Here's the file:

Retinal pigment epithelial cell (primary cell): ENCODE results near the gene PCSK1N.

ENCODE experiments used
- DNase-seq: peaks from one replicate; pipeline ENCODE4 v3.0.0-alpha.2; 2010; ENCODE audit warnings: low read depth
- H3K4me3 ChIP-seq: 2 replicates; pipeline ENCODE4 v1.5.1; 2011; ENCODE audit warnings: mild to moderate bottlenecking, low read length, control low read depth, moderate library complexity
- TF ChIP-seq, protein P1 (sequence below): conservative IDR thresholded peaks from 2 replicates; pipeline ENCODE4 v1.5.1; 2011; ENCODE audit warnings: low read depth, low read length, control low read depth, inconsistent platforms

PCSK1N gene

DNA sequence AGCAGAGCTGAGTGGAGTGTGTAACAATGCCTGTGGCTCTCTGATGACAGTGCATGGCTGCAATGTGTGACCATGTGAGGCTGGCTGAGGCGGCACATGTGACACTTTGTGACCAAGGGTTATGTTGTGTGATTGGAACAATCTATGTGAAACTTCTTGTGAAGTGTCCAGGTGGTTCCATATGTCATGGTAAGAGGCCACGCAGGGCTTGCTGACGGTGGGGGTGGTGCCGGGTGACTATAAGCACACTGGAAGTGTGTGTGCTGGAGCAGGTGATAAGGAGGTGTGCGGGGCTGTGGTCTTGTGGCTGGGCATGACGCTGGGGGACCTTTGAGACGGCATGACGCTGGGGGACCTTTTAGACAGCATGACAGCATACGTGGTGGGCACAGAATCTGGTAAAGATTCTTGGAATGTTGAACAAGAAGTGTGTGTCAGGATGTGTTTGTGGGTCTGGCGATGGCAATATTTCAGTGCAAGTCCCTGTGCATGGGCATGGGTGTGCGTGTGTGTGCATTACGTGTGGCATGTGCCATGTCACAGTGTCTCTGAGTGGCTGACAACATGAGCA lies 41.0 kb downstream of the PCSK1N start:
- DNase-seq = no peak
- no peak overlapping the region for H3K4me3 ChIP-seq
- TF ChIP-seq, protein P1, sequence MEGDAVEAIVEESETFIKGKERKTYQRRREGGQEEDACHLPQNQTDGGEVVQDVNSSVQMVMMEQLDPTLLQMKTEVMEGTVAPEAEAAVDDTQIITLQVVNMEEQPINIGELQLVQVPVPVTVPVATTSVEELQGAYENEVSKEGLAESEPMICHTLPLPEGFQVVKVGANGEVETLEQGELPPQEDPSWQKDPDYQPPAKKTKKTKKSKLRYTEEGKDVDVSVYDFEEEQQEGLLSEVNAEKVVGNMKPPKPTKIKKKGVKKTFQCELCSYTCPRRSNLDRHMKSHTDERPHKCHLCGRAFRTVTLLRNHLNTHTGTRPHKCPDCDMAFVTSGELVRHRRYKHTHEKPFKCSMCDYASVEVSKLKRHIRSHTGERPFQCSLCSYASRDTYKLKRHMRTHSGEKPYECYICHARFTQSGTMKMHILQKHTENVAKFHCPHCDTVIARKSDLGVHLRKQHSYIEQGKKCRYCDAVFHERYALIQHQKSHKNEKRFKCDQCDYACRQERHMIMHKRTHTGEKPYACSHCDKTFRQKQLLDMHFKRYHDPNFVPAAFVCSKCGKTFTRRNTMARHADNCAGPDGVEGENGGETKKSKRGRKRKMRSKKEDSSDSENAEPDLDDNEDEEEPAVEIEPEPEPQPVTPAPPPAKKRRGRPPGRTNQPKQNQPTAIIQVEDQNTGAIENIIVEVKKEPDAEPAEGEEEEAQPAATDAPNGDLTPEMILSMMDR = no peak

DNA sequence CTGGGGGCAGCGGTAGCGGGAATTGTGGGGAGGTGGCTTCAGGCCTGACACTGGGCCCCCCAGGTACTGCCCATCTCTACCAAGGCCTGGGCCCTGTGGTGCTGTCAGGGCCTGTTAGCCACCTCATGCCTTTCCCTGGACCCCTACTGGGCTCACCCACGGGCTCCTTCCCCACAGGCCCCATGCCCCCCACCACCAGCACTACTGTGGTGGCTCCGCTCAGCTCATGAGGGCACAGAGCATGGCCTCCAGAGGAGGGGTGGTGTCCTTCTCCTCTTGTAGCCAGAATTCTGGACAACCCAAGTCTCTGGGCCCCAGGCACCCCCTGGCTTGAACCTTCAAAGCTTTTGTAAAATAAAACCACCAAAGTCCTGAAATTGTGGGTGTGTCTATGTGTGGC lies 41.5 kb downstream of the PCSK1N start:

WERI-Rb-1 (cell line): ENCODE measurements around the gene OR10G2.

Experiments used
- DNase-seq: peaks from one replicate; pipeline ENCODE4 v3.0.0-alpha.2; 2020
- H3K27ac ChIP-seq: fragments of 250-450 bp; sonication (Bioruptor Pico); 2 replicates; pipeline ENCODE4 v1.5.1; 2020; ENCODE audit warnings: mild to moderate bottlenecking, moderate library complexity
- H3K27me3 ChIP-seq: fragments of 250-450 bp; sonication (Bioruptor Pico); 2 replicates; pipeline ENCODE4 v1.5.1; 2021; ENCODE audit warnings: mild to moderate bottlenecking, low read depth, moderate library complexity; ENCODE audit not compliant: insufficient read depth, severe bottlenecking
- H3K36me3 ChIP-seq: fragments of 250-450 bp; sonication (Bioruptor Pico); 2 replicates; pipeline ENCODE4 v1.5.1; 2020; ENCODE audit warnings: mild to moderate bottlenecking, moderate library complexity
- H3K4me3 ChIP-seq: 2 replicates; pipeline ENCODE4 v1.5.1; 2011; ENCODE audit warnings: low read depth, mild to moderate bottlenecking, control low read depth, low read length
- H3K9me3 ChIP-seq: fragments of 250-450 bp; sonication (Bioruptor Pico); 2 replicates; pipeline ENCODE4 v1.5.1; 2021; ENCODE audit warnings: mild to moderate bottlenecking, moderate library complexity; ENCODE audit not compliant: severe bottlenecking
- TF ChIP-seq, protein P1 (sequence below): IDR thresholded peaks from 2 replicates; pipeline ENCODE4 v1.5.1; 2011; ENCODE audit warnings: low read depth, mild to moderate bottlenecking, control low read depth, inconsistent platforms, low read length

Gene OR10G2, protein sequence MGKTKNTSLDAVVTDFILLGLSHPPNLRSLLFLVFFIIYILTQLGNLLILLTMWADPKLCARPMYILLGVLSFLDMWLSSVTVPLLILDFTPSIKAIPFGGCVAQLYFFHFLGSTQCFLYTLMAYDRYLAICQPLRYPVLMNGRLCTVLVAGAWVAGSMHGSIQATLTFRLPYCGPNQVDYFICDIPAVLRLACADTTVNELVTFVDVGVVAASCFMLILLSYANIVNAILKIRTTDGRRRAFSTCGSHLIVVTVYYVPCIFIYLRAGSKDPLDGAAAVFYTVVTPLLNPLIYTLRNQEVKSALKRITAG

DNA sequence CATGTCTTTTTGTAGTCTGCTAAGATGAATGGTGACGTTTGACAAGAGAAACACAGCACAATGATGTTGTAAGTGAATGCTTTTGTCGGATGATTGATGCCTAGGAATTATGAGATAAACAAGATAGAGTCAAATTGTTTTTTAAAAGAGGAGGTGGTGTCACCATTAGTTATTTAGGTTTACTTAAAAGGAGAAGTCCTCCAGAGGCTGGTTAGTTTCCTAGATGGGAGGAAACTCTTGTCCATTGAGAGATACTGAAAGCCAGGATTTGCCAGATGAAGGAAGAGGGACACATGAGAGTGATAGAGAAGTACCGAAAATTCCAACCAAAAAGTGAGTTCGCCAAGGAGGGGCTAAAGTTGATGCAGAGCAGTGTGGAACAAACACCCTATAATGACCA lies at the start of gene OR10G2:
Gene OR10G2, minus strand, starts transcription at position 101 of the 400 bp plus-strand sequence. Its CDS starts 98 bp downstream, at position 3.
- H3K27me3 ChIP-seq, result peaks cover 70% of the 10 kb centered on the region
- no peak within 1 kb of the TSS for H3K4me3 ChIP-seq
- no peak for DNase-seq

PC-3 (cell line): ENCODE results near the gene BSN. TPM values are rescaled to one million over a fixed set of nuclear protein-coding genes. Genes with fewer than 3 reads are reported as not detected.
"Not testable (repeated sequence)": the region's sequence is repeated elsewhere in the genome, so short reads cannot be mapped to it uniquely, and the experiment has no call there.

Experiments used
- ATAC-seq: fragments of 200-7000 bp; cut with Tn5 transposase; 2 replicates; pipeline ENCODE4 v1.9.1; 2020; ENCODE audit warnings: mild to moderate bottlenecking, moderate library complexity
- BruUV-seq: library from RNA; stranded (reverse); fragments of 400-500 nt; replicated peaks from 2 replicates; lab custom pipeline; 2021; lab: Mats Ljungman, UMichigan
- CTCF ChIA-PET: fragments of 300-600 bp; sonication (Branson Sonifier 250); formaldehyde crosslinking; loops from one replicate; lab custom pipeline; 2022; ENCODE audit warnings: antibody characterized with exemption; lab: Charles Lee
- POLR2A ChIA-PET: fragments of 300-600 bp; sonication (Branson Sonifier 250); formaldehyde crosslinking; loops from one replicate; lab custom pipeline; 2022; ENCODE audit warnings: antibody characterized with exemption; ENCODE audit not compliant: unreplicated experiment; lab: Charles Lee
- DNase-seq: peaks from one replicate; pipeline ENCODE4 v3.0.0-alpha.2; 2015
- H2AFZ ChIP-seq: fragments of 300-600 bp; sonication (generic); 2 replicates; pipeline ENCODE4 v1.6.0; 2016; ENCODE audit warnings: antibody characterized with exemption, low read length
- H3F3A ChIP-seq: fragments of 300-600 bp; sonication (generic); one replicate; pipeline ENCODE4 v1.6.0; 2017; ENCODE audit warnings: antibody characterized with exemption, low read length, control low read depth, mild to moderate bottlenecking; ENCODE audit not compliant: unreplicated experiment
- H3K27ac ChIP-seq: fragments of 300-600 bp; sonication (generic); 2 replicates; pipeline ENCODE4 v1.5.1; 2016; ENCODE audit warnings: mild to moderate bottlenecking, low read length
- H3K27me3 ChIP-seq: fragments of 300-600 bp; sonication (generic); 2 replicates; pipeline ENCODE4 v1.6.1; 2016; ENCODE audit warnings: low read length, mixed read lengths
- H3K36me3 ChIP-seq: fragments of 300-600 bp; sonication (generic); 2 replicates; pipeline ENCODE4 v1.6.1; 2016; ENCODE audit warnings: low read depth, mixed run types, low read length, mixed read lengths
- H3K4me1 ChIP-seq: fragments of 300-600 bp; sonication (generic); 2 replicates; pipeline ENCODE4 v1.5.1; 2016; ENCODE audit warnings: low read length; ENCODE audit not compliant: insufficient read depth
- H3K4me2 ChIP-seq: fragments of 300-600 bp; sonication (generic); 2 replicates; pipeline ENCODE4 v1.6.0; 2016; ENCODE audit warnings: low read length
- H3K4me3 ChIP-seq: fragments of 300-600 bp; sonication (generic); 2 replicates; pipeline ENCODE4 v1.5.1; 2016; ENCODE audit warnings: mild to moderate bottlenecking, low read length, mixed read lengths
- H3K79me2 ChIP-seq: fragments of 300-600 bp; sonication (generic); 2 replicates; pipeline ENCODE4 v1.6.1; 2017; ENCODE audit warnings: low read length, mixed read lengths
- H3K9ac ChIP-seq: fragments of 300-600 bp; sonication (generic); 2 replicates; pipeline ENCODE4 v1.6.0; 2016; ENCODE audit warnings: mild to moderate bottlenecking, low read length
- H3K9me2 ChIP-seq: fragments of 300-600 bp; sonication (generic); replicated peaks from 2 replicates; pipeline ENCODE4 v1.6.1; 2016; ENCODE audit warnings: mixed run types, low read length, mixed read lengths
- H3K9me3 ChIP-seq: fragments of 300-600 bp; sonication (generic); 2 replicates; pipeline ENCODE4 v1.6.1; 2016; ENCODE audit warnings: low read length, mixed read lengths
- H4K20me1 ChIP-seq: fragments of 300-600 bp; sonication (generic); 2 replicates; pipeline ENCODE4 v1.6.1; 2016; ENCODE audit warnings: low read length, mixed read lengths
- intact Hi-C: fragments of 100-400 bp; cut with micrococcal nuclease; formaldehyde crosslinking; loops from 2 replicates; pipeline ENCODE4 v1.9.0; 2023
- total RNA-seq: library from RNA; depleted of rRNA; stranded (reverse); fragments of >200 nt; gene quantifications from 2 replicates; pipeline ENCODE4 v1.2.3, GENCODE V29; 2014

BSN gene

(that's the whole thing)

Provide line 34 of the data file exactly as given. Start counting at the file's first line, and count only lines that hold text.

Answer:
- DNase-seq: peaks from one replicate; pipeline ENCODE4 v3.0.0-alpha.2; 2015